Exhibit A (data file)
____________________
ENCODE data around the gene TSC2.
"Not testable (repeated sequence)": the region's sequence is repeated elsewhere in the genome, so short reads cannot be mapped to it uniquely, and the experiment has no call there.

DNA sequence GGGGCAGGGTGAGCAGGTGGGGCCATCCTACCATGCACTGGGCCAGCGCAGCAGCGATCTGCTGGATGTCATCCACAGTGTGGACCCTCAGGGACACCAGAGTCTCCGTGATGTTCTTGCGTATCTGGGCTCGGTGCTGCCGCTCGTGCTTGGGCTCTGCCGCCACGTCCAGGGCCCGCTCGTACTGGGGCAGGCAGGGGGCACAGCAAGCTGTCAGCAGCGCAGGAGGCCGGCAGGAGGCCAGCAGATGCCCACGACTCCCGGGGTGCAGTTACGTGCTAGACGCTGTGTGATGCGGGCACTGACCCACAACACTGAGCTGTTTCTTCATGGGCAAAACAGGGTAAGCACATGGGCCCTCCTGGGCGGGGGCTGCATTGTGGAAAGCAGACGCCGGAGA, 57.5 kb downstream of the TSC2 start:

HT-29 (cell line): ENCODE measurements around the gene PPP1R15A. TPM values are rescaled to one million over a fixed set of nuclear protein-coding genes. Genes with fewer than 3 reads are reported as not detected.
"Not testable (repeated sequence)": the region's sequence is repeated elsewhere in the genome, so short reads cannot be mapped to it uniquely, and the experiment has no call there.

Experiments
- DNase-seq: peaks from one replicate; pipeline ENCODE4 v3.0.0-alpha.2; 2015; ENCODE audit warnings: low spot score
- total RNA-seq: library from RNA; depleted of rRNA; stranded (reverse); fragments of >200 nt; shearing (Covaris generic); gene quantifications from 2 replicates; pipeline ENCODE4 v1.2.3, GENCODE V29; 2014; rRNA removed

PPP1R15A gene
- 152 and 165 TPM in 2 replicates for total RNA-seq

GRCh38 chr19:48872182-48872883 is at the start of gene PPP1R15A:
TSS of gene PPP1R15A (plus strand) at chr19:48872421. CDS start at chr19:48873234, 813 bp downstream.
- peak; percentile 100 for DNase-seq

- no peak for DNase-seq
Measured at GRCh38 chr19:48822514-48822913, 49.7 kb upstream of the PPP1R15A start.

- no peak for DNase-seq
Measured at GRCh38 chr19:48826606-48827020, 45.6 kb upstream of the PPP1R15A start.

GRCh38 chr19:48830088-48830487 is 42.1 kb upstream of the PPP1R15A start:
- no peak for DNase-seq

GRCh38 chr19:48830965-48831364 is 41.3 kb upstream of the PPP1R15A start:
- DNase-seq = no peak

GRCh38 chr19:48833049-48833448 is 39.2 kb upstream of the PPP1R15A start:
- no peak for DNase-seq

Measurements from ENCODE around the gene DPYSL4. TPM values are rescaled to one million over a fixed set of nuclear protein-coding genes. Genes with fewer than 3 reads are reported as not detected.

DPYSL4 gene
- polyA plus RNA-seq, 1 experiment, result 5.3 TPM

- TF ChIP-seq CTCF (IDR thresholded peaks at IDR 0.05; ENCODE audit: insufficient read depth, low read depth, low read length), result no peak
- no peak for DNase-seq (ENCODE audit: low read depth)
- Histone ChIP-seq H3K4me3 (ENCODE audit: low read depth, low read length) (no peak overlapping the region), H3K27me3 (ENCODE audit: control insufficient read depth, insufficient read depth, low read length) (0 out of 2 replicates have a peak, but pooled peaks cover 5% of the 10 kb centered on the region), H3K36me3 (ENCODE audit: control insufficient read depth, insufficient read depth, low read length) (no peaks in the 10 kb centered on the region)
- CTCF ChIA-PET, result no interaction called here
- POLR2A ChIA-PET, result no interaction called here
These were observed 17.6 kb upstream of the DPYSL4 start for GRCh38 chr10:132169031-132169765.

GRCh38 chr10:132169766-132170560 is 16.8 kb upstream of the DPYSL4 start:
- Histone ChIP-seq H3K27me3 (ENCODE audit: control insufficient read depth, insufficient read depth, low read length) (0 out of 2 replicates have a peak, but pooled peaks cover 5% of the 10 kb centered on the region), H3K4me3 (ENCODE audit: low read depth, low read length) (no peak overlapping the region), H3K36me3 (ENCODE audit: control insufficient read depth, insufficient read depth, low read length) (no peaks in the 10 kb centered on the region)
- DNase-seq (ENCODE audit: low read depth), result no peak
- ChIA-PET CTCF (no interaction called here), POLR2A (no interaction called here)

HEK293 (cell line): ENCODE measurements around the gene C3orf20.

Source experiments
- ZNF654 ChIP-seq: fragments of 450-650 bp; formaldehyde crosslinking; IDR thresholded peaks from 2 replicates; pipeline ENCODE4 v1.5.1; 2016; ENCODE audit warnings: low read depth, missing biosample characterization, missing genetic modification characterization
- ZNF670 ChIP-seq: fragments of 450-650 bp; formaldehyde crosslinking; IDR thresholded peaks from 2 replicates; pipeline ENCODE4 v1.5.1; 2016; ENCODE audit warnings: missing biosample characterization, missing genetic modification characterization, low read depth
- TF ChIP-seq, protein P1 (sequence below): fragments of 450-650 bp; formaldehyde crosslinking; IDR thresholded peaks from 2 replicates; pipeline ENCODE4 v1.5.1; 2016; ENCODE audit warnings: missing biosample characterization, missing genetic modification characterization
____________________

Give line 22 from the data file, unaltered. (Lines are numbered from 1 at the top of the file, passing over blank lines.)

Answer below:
GRCh38 chr19:48833049-48833448 is 39.2 kb upstream of the PPP1R15A start: